Many inspiring ideas on caves can be found in images created by children, generated by the International Contest of Kid’s Drawing "Caves in the Eyes of our Children".
A call to submit an abstract to a session devoted to karst aquifers, which will be held in September in Montpellier during the 43rd IAH Congress
Acta Carsologica 44/3, the issue dedicated to the 60th Anniversary of the journal, is now online.
The International Society for Subterranean Biology will fund five travel fellowships at 500 Euros each to support students and young scientists from outside the U.S. in order to attend and present their research results at the 2016 International Conference on Subterranean Biology (ICSB) in Fayetteville, Arkansas, USA.
Book about karst & caves of Croatia
Did you know?
That fluid potential is the mechanical energy per unit mass of a fluid at any given point in space and time with regard to an arbitrary state and datum .?
Checkout all 2699 terms in the KarstBase Glossary of Karst and Cave Terms
Featured article from geoscience journal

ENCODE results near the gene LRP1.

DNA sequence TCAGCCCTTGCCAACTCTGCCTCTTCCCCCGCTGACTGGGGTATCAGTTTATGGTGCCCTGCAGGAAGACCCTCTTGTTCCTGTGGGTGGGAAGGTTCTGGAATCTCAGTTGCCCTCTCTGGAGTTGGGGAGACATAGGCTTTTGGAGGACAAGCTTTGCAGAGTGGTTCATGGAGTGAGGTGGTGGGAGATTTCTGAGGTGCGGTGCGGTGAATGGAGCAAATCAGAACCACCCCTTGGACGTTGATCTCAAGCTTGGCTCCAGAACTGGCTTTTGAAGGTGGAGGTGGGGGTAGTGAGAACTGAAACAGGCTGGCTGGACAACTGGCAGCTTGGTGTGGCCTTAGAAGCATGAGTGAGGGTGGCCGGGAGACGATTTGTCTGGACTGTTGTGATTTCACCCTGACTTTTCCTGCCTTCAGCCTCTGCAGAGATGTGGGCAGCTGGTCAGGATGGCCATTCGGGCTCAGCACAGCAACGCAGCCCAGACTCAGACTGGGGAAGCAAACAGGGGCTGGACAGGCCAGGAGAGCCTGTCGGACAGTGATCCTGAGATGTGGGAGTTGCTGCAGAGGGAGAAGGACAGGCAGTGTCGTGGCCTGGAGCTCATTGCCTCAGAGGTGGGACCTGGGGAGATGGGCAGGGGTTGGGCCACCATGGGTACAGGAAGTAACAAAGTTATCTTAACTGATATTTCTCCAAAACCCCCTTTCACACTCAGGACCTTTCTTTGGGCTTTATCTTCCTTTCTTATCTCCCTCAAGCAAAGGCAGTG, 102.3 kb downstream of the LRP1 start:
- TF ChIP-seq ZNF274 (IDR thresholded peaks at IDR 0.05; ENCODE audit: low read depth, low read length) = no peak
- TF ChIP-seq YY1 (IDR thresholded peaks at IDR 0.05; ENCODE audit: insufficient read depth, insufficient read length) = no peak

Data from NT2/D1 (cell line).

A large number of uniform cone-shaped dissolution pipes has been observed and studied in Quaternary coastal calcareous arenites in Apulia and Sardinia (Italy) and Tunisia. These cylindrical tubes have a mean diameter of 52·8 cm and are up to 970 cm deep (mean depth for sediment-free pipes is 1·38 m). They generally have smooth walls along their length, are perfectly vertical and taper out towards their bottoms. Their development is not influenced by bedding nor fractures. Sometimes their walls are coated by a calcrete crust. Their morphology has been studied in detail and their relationships with the surrounding rocks and with the environment have been analysed. The perfectly vertical development is a clear evidence of their genesis controlled by gravity. The depth of the dissolution pipes can be described by an exponential distribution law (the Milanovic distribution), strongly suggesting they developed by a diffusion mechanism from the surface vertically downward. We believe dissolution pipes preferentially form in a covered karst setting. Local patches of soil and vegetation cause infiltration water to be enriched in carbon dioxide enhancing dissolution of carbonate cement and local small-scale subsidence. This process causes the formation of a depression cone that guides infiltrating waters towards these spots giving rise to the downward growth of gravity-controlled dissolution pipes. A change of climate from wetter phases to drier and hotter ones causes the formation of a calcrete lining, fossilizing the pipes. When the pipes become exposed to surface agents by erosion of the sediment cover or are laterally breached the loose quartz sand filling them may be transported elsewhere.